The biggest challenge of getting employees to work together online isn't a technological problem - it's a cultural and organisational one.
Collaboration, suddenly, is cool. The promise is enticing: get employees working together online to solve problems faster and become more responsive to customer needs. Perhaps save on travel and communications costs in the process.
"Collaboration has definitely become one of the big buzzwords for 2001," says Bard Salmon, president of RealityWave, a Massachusetts-based company that makes software to facilitate the sharing of large engineering drawings and images of other 3-D objects over the Net. "C-level executives seem to just want to check the box off and say: Â'Yeah, we're collaborating.'" Almost any tool that supports information sharing inside and outside a company's walls has the potential to deliver value. Collaborative tools on the market today make it easy to coordinate large groups by enabling members to post questions, work jointly on documents, schedule meetings and track progress toward goals. But not every company is positioned to take advantage of the tools. The danger for many is overspending on collaborative technologies without making the cultural and organisational adjustments necessary to derive any benefit from them.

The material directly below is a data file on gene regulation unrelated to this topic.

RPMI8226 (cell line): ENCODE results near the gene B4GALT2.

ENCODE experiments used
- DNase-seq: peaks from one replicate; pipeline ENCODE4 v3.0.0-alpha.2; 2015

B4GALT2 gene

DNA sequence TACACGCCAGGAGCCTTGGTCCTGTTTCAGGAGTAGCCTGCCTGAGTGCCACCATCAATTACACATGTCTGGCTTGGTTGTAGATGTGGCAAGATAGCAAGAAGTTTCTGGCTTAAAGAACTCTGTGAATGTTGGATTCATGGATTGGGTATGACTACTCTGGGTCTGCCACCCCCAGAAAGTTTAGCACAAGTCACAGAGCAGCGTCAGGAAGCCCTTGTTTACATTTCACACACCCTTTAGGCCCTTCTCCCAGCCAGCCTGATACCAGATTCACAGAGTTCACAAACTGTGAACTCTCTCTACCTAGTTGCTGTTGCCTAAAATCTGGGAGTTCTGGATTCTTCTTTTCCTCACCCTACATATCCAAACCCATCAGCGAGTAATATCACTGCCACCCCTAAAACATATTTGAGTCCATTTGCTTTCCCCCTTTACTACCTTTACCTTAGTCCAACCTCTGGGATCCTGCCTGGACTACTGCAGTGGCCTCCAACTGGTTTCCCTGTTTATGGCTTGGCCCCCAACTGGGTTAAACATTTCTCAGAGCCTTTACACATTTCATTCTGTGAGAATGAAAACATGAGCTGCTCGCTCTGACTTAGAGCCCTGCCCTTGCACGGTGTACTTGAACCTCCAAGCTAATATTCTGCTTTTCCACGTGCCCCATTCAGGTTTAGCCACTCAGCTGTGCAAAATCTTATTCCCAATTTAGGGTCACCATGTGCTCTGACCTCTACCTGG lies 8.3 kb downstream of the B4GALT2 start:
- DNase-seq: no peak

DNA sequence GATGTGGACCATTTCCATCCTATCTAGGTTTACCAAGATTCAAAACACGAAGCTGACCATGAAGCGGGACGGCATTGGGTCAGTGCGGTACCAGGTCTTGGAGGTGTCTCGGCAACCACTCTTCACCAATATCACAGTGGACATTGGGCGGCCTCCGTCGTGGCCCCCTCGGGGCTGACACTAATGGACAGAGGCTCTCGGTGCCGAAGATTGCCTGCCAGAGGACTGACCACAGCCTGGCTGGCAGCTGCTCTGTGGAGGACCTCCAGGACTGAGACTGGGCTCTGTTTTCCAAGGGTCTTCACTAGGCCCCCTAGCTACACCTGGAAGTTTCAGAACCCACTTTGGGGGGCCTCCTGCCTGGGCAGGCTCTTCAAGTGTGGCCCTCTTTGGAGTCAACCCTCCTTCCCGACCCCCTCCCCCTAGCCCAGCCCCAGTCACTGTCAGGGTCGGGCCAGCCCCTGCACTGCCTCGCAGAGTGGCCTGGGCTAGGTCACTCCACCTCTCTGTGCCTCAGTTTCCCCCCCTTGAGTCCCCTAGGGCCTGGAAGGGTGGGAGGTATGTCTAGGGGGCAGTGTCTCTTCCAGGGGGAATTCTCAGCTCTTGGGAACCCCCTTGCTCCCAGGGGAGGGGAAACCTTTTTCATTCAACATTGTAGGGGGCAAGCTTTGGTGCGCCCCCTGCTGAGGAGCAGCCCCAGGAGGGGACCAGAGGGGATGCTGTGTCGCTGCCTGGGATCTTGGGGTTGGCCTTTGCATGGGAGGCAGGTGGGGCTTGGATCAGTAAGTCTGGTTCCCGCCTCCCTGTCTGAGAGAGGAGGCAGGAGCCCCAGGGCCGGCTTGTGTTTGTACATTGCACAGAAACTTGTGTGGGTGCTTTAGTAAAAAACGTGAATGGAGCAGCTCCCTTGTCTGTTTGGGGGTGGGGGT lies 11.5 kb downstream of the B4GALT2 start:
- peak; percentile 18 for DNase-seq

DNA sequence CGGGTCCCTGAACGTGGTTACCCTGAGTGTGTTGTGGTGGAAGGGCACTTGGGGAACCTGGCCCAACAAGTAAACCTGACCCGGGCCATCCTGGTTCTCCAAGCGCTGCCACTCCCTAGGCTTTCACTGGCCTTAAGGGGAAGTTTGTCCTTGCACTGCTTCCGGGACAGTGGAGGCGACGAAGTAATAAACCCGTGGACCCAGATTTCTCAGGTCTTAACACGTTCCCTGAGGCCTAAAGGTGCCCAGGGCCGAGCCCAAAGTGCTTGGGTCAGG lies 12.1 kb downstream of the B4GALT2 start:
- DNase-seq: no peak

"There's too much emphasis on what the tools can do and not enough emphasis on the people who use the tools," says Will Calmas, a psychologist who founded the consultancy Calmas Associates in Boston. "Collaboration software just won't work if you don't have a corporation that encourages people to work together."
That's a long leap for many companies where individuals are rewarded for controlling knowledge and highlighting their own achievements, not for sharing knowledge and focusing on team accomplishments.
It's impossible to prescribe a specific series of adjustments that will transform a company's culture from individually oriented to collaborative. That's as much of a challenge as giving Van Gogh, Matisse and Rembrandt instructions on how to paint a house together and arrive at a unified aesthetic.
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